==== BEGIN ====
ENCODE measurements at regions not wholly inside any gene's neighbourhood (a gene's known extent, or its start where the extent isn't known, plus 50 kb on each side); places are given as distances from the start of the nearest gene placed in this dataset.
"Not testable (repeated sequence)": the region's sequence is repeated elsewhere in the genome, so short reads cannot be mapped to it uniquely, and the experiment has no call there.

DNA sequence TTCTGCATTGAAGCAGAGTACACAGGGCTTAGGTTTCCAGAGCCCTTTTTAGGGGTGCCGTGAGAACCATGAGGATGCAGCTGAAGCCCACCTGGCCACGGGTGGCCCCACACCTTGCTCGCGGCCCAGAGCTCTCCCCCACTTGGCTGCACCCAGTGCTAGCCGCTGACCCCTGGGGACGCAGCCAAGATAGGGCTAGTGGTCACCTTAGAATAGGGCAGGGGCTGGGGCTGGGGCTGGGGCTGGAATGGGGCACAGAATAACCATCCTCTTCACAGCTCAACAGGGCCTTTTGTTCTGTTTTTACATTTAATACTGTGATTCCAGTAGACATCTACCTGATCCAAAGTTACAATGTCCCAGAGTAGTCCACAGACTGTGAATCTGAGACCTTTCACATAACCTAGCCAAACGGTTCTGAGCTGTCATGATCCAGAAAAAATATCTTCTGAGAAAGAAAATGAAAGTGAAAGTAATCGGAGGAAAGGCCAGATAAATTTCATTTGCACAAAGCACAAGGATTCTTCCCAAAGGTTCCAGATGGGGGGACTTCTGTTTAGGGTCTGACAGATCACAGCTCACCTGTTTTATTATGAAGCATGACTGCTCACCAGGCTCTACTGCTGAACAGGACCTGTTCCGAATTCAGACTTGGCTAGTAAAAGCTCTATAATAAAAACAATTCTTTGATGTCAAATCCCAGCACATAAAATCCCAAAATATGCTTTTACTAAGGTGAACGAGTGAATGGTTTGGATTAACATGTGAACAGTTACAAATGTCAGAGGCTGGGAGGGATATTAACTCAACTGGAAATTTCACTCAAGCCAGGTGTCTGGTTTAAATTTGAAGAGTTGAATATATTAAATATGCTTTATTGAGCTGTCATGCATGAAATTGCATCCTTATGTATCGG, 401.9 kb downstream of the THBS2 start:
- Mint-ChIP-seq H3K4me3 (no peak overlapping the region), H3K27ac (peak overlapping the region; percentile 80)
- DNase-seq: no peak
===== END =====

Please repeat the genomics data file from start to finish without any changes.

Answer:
ENCODE measurements at regions not wholly inside any gene's neighbourhood (a gene's known extent, or its start where the extent isn't known, plus 50 kb on each side); places are given as distances from the start of the nearest gene placed in this dataset.
"Not testable (repeated sequence)": the region's sequence is repeated elsewhere in the genome, so short reads cannot be mapped to it uniquely, and the experiment has no call there.

DNA sequence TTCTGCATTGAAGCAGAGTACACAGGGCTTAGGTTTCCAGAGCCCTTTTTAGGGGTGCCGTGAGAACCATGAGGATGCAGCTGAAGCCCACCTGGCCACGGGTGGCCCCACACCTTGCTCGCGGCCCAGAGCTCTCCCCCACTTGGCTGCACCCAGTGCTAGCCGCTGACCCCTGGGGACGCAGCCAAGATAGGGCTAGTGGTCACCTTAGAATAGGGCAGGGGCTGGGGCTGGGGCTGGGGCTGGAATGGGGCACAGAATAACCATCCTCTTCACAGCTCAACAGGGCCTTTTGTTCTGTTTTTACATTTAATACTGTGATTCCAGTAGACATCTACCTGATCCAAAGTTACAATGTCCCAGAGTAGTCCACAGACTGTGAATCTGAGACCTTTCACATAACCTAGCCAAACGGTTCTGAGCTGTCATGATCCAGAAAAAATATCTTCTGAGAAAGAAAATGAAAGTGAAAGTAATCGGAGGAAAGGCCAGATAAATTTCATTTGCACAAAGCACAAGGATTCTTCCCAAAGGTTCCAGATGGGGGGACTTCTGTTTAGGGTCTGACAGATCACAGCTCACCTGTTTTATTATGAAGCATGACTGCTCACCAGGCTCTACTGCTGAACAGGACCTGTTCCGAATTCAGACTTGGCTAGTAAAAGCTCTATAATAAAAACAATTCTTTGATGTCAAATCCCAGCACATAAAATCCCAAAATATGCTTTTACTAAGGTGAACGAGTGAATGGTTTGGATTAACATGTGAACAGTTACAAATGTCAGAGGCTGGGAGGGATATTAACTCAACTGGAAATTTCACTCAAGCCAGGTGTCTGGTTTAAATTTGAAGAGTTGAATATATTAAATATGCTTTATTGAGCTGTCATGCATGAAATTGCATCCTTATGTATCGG, 401.9 kb downstream of the THBS2 start:
- Mint-ChIP-seq H3K4me3 (no peak overlapping the region), H3K27ac (peak overlapping the region; percentile 80)
- DNase-seq: no peak